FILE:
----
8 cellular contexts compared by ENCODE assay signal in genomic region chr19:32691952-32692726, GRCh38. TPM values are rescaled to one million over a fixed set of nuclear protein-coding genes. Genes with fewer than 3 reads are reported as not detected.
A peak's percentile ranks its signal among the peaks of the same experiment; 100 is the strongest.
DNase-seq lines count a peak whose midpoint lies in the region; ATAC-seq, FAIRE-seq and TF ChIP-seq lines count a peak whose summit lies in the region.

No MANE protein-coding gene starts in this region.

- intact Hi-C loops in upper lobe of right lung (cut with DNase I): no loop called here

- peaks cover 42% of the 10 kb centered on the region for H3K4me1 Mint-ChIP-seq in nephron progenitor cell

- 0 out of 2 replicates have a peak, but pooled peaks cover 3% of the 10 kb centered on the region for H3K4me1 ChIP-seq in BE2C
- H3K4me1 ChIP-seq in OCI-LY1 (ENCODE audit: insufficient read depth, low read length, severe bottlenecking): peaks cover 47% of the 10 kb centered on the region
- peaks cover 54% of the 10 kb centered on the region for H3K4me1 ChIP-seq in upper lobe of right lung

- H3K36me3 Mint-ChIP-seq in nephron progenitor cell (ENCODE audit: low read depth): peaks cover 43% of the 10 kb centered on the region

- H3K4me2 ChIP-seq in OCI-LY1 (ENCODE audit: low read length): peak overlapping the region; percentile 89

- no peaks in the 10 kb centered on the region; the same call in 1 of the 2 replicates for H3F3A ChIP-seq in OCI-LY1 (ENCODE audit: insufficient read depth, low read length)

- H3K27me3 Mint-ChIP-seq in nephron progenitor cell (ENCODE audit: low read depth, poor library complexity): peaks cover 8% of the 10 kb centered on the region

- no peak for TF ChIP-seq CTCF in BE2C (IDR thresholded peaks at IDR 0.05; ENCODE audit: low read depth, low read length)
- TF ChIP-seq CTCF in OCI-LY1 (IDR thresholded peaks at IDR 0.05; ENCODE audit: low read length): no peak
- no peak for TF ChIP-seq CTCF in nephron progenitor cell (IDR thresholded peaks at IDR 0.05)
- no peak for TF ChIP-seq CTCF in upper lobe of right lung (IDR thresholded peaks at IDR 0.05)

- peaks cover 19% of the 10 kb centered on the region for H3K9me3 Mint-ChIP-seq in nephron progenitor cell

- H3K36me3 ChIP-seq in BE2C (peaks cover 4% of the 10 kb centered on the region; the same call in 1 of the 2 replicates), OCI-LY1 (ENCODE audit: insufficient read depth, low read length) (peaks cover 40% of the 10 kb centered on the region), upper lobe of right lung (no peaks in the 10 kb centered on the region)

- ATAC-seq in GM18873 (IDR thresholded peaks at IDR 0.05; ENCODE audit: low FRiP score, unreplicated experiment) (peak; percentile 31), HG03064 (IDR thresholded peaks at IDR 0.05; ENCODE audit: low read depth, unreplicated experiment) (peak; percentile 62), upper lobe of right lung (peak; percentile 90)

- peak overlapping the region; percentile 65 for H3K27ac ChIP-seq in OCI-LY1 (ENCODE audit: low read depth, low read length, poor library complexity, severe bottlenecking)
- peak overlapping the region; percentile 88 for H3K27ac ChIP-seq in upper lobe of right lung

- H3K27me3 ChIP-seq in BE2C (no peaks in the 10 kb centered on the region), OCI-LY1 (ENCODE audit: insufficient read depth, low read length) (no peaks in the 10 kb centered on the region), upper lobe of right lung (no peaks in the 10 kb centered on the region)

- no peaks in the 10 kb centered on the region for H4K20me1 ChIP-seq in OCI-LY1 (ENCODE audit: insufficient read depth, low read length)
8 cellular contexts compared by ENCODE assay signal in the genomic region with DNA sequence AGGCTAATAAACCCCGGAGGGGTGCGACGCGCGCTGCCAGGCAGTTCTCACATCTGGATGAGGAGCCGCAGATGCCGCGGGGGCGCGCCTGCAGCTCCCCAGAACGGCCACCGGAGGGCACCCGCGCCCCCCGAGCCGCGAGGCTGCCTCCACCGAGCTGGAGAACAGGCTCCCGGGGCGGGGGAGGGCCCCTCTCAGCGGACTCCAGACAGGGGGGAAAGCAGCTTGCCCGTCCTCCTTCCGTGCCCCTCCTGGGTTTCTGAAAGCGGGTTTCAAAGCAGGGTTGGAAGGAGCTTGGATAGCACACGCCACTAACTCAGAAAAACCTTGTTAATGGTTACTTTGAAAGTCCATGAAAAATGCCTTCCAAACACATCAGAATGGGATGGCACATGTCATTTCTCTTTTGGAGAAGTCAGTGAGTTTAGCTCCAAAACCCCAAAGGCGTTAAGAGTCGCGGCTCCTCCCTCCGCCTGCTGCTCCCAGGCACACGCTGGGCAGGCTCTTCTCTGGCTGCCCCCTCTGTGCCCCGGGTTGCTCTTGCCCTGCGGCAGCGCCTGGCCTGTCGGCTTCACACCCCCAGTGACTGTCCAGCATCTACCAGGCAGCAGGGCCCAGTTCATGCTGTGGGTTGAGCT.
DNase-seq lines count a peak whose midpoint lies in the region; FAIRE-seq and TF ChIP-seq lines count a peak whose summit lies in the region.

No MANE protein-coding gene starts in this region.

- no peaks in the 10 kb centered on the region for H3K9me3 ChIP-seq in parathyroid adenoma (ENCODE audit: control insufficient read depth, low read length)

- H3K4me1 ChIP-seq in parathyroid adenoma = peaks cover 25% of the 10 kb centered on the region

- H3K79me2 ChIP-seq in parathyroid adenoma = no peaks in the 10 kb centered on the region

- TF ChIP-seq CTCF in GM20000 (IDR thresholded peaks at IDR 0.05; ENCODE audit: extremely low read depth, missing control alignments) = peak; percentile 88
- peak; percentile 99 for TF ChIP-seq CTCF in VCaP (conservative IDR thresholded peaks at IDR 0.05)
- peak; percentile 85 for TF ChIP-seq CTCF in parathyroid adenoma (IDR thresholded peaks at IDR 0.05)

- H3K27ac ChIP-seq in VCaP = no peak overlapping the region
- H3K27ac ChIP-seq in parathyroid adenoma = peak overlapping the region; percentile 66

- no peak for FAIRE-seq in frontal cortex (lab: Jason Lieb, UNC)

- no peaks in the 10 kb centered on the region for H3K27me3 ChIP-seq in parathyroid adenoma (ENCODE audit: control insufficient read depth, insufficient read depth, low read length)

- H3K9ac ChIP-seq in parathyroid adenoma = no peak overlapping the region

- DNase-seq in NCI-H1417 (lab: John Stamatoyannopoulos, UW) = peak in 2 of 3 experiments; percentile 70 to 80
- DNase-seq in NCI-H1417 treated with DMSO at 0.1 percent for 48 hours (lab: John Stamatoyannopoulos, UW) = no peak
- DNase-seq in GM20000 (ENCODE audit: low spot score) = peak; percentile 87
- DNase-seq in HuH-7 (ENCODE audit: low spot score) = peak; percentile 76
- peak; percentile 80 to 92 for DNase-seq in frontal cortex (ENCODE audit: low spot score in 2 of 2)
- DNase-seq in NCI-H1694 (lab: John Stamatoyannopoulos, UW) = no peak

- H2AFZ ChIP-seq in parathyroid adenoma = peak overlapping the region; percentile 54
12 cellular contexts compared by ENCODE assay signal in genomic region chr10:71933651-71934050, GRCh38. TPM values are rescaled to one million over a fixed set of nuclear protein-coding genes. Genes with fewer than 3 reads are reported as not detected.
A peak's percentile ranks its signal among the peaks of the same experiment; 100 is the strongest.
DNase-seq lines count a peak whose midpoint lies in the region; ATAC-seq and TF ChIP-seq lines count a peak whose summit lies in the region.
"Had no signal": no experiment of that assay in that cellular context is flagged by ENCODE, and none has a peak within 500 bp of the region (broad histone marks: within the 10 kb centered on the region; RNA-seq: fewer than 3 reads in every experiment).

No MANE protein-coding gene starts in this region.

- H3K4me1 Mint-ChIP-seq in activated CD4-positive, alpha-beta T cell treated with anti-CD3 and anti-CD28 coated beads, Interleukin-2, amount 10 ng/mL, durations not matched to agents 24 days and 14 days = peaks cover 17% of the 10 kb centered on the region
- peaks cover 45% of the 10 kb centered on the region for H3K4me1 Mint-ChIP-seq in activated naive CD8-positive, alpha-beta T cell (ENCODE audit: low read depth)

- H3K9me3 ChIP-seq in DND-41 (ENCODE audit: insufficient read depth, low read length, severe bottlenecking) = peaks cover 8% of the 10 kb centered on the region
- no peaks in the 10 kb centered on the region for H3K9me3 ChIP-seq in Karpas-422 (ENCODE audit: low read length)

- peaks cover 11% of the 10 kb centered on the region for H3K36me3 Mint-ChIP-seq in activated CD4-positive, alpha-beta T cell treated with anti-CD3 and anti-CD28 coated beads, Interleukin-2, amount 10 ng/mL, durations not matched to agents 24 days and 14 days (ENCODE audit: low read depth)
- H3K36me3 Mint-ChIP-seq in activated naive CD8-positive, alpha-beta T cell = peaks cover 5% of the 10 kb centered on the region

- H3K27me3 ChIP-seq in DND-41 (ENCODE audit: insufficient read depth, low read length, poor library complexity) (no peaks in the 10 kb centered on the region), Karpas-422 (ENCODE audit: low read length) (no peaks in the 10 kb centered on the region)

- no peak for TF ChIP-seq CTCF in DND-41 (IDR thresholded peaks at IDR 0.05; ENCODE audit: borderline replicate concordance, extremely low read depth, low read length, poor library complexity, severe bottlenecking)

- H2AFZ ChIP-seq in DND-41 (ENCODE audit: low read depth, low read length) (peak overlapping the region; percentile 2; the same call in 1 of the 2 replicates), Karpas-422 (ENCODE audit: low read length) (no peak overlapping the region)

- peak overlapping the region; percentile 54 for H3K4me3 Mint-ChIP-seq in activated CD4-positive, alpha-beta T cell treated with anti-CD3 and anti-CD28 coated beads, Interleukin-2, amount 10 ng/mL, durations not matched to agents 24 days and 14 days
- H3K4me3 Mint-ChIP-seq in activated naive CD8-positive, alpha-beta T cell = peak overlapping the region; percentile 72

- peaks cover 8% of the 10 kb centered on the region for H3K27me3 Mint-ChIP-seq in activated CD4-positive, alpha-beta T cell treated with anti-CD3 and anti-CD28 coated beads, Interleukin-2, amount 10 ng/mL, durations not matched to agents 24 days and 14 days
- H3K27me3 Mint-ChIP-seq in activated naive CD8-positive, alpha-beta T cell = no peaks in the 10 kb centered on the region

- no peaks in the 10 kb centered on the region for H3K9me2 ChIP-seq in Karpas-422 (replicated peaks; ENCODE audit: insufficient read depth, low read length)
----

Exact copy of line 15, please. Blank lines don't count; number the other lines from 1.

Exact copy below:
- TF ChIP-seq CTCF in OCI-LY1 (IDR thresholded peaks at IDR 0.05; ENCODE audit: low read length): no peak